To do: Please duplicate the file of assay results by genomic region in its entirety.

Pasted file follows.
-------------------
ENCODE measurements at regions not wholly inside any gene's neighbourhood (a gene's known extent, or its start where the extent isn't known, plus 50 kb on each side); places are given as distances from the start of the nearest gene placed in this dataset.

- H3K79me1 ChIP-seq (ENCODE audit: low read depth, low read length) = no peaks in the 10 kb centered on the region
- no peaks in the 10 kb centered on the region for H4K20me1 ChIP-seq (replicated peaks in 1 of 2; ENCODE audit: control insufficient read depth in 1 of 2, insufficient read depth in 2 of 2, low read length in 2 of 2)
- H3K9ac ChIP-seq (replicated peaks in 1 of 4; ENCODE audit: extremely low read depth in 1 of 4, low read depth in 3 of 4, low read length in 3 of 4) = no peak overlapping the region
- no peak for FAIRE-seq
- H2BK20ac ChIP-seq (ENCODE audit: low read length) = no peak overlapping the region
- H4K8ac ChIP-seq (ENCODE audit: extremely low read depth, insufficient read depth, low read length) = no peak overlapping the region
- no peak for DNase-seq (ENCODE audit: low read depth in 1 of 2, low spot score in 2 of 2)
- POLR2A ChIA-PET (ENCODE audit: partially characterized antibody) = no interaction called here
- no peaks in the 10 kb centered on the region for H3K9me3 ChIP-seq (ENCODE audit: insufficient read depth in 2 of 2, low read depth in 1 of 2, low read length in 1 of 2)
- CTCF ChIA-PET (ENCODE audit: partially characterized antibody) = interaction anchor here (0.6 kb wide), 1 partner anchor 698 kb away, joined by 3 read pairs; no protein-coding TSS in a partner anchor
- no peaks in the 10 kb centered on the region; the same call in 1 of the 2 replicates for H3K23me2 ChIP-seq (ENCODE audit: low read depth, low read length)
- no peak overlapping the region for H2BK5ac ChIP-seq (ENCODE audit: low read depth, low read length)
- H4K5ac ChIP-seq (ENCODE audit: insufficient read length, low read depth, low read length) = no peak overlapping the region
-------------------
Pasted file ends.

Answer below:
ENCODE measurements at regions not wholly inside any gene's neighbourhood (a gene's known extent, or its start where the extent isn't known, plus 50 kb on each side); places are given as distances from the start of the nearest gene placed in this dataset.

- H3K79me1 ChIP-seq (ENCODE audit: low read depth, low read length) = no peaks in the 10 kb centered on the region
- no peaks in the 10 kb centered on the region for H4K20me1 ChIP-seq (replicated peaks in 1 of 2; ENCODE audit: control insufficient read depth in 1 of 2, insufficient read depth in 2 of 2, low read length in 2 of 2)
- H3K9ac ChIP-seq (replicated peaks in 1 of 4; ENCODE audit: extremely low read depth in 1 of 4, low read depth in 3 of 4, low read length in 3 of 4) = no peak overlapping the region
- no peak for FAIRE-seq
- H2BK20ac ChIP-seq (ENCODE audit: low read length) = no peak overlapping the region
- H4K8ac ChIP-seq (ENCODE audit: extremely low read depth, insufficient read depth, low read length) = no peak overlapping the region
- no peak for DNase-seq (ENCODE audit: low read depth in 1 of 2, low spot score in 2 of 2)
- POLR2A ChIA-PET (ENCODE audit: partially characterized antibody) = no interaction called here
- no peaks in the 10 kb centered on the region for H3K9me3 ChIP-seq (ENCODE audit: insufficient read depth in 2 of 2, low read depth in 1 of 2, low read length in 1 of 2)
- CTCF ChIA-PET (ENCODE audit: partially characterized antibody) = interaction anchor here (0.6 kb wide), 1 partner anchor 698 kb away, joined by 3 read pairs; no protein-coding TSS in a partner anchor
- no peaks in the 10 kb centered on the region; the same call in 1 of the 2 replicates for H3K23me2 ChIP-seq (ENCODE audit: low read depth, low read length)
- no peak overlapping the region for H2BK5ac ChIP-seq (ENCODE audit: low read depth, low read length)
- H4K5ac ChIP-seq (ENCODE audit: insufficient read length, low read depth, low read length) = no peak overlapping the region